I would have guessed wooden boxes/crates.  Although corrugated boxes were certainly in use by 1919, I don't think they had completely supplanted wood in the shipping business.

Dave Parker
Riverside, CA


On Tuesday, January 3, 2017 3:13 PM, "'Eric Hansmann' eric@... [STMFC]" wrote:


 
Barrel staves were the first thing that came to my mind.
 
Eric Hansmann
El Paso, TX
 
 

From: STMFC@... [mailto:STMFC@...]
Sent: Tuesday, January 03, 2017 4:12 PM
To: STMFC@...
Subject: Re: [STMFC] More Photos from the Erie Lackawanna web site
 



I find the lading of interest here.  I don't see how to determine if this is the loading point
or the unloading point.  A lot of wood cut to a rather specific size but being allowed to 
weather.  I'm thinking these could be an early step towards barrel staves. Other thoughts?
Chuck Peck in FL
 
On Tue, Jan 3, 2017 at 3:51 PM, rwitt_2000@... [STMFC] <STMFC@...> wrote:
 




Re: More Photos from the Erie Lackawanna web site

Charlie Vlk
 

Eric-

Thanks. I wish I could find a treasure trove of similar glass plate
negatives for the CB&Q!!!

Charlie Vlk



From: STMFC@yahoogroups.com [mailto:STMFC@yahoogroups.com]
Sent: Tuesday, January 03, 2017 4:14 PM
To: STMFC@yahoogroups.com
Subject: RE: [STMFC] More Photos from the Erie Lackawanna web site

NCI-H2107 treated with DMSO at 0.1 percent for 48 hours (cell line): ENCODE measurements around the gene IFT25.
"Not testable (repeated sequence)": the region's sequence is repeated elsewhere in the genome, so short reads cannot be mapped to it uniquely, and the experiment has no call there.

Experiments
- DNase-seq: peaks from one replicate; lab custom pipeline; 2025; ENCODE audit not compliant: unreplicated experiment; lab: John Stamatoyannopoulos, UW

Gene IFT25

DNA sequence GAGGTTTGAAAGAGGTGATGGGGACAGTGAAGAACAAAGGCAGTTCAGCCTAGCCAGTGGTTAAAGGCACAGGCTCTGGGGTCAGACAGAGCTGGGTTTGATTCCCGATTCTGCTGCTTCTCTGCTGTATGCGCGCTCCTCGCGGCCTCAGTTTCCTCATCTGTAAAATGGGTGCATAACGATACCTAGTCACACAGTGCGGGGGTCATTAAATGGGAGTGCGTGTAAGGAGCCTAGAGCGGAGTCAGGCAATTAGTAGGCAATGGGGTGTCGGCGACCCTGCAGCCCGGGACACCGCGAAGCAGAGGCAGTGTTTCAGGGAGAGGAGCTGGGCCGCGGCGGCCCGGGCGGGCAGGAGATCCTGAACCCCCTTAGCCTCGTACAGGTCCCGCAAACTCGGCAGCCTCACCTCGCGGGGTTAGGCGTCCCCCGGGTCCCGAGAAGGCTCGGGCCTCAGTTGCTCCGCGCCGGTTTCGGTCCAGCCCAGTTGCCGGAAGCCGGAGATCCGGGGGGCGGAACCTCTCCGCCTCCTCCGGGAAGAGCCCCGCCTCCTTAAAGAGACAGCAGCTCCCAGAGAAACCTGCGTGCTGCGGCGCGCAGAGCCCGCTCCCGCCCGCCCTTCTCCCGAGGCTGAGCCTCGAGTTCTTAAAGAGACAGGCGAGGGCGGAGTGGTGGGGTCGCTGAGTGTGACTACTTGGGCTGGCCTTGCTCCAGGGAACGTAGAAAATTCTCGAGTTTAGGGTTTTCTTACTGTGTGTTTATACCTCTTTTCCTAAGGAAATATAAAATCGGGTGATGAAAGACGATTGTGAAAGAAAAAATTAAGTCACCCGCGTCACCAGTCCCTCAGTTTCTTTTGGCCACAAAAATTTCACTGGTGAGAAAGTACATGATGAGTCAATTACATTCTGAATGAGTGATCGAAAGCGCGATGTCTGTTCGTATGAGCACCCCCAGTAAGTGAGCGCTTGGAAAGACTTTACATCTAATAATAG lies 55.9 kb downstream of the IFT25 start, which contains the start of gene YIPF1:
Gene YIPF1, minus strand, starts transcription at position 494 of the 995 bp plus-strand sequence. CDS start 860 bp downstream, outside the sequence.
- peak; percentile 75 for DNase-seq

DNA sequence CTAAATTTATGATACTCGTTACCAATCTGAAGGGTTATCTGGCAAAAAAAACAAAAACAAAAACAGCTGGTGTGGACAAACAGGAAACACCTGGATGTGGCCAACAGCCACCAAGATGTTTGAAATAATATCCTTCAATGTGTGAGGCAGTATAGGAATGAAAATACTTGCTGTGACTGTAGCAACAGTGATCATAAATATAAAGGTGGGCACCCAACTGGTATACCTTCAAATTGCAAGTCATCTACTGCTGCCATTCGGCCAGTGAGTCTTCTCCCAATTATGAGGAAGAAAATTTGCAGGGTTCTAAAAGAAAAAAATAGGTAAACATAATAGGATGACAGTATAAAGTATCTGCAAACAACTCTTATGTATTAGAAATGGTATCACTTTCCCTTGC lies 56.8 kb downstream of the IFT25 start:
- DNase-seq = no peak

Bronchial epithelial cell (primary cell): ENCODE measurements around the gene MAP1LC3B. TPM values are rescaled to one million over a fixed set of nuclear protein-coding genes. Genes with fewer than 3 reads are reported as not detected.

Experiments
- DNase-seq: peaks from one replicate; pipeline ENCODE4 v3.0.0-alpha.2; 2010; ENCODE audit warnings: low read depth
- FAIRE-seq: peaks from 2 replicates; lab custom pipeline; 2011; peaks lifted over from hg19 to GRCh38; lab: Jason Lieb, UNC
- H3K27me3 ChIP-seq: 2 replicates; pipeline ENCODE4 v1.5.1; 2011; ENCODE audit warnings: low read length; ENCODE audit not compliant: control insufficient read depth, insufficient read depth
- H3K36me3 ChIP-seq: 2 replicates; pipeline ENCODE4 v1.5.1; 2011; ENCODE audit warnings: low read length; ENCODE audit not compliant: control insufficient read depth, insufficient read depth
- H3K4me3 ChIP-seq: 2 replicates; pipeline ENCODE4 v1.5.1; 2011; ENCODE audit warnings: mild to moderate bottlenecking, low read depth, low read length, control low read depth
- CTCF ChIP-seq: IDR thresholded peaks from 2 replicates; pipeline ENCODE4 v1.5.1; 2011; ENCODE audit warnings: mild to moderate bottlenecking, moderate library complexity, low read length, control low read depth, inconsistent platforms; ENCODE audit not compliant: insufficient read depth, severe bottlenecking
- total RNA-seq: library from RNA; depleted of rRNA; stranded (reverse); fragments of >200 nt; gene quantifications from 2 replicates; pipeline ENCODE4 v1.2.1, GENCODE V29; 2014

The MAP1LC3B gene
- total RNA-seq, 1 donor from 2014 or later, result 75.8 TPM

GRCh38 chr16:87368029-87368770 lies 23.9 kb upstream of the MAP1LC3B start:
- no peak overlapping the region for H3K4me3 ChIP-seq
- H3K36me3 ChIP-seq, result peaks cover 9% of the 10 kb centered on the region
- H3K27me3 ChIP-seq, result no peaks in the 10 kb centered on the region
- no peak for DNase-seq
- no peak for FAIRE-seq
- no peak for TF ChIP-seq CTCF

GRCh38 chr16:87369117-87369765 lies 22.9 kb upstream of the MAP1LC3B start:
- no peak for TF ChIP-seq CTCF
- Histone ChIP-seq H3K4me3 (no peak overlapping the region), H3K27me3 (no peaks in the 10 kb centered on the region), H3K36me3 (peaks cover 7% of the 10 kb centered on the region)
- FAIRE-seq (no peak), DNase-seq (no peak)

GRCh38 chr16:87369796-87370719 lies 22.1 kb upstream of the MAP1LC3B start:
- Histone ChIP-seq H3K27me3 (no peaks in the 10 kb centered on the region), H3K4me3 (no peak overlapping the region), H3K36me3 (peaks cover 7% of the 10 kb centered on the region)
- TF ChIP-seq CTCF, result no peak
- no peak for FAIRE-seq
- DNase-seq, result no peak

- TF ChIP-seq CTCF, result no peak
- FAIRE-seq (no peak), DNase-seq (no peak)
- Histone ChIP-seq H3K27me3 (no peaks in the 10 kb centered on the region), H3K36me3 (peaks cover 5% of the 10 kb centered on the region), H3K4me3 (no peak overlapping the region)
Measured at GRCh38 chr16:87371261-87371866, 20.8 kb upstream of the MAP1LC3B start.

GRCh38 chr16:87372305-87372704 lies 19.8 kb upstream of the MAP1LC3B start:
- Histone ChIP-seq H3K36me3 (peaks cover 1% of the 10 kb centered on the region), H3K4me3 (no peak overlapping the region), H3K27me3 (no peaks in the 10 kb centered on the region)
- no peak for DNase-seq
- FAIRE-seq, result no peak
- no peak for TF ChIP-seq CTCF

Charlie,



I have not fond a way to search their site. Here's the page where I usually
start trolling around.



http://lists.railfan.net/mplist.cgi?erielack-photo




Maybe some ELRHS members can offer more assistance.



Eric Hansmann

El Paso, TX







_____

From: STMFC@yahoogroups.com [mailto:STMFC@yahoogroups.com]
Sent: Tuesday, January 03, 2017 3:08 PM
To: STMFC@yahoogroups.com
Subject: RE: [STMFC] More Photos from the Erie Lackawanna web site









How does one get to the Erie historical photos to search for a particular
location?

I want to see if there are any Erie photos in Chicago vicinity of the St.
Charles Air Line.

Thanks,

Charlie Vlk


Re: More Photos from the Erie Lackawanna web site

Scott H. Haycock
 

     I'm wondering if this car is being used for storage? The dimensional data is all but illegible, and it's hard to tell, but is the coupler on the B end missing? Notice the words "knuckle pin" above the lowest ladder rung on the right side, and the arrows pointing towards the coupler area. And what could that curly-looking stuff be in the center of the car, through the open door? Could those be bullet holes to the left of the door?

The details at the edge of the roof stand out pretty well in this image. 

Great photo!

Scott Haycock


 


Barrel staves were the first thing that came to my mind.

 

Eric Hansmann

El Paso, TX

 

 




Re: Not stripping, but painting (Scalecoat II)

James E Kubanick